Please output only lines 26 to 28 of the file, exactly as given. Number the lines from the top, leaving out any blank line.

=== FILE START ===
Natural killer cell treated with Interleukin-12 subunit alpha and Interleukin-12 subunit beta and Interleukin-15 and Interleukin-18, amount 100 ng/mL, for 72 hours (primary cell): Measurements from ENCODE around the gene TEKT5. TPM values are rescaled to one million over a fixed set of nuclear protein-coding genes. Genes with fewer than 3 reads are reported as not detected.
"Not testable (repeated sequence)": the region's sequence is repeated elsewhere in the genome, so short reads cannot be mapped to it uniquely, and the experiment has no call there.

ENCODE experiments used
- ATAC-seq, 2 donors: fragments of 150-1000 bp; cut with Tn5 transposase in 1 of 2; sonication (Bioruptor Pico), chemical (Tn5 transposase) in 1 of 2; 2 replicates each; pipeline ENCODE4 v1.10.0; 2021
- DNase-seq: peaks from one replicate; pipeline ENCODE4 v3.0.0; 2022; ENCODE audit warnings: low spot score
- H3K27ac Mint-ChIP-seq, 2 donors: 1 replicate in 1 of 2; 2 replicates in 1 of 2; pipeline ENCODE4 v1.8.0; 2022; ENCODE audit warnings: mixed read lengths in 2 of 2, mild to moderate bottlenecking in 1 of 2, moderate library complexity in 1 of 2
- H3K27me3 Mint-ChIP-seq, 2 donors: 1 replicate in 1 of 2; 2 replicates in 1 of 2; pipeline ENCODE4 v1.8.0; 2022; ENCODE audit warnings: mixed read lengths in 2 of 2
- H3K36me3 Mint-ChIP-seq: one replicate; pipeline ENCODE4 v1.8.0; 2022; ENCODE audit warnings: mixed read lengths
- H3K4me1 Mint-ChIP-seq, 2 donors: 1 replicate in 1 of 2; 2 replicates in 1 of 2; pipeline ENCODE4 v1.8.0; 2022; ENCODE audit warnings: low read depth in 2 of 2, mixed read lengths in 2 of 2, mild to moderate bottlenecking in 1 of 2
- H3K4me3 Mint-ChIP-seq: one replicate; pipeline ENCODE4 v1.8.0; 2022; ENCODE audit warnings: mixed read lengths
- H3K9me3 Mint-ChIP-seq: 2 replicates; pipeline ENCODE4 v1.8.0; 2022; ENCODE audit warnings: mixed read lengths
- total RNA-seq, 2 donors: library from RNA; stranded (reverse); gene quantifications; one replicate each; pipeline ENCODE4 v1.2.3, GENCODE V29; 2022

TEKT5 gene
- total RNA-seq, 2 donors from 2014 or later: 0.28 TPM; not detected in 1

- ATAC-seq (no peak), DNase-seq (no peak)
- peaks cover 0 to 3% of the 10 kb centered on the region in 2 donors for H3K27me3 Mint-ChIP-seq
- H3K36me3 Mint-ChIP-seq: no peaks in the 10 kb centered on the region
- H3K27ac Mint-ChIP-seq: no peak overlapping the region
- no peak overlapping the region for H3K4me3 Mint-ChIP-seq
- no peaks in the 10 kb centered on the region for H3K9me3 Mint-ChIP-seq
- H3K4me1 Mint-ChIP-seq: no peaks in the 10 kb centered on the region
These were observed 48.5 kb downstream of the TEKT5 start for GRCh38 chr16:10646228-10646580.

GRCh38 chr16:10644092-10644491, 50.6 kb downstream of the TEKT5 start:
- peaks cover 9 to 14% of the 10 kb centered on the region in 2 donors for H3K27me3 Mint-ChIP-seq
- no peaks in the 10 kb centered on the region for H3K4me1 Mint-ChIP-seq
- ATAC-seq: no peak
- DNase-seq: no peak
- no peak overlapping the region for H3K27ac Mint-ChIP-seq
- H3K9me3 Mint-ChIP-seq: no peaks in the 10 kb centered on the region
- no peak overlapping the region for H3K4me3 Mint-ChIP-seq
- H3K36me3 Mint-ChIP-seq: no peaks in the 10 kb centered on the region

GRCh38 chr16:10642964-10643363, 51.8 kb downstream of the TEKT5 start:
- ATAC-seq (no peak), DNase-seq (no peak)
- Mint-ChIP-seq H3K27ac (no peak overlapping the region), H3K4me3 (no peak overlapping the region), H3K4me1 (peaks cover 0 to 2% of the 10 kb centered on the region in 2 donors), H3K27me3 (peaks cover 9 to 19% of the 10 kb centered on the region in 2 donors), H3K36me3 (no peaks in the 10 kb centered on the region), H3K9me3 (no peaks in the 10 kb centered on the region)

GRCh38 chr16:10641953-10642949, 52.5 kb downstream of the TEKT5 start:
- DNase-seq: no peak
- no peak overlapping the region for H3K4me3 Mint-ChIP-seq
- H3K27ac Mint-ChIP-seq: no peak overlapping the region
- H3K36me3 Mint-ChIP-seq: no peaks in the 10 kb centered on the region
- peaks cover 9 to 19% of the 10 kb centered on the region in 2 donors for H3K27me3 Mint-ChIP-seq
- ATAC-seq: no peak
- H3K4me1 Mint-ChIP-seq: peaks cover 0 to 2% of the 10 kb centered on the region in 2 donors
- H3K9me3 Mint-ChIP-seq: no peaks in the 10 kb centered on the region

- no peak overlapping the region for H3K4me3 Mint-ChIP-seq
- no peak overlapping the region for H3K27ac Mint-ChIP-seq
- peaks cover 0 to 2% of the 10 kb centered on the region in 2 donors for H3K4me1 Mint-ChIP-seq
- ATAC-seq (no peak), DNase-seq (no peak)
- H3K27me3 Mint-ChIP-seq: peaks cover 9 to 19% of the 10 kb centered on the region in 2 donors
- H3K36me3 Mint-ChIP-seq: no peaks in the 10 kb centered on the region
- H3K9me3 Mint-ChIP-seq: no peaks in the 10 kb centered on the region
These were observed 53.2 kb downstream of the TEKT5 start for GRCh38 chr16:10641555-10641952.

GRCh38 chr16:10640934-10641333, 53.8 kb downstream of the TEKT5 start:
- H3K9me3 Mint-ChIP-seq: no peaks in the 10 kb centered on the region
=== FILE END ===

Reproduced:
- ATAC-seq: no peak
- DNase-seq: no peak
- no peak overlapping the region for H3K27ac Mint-ChIP-seq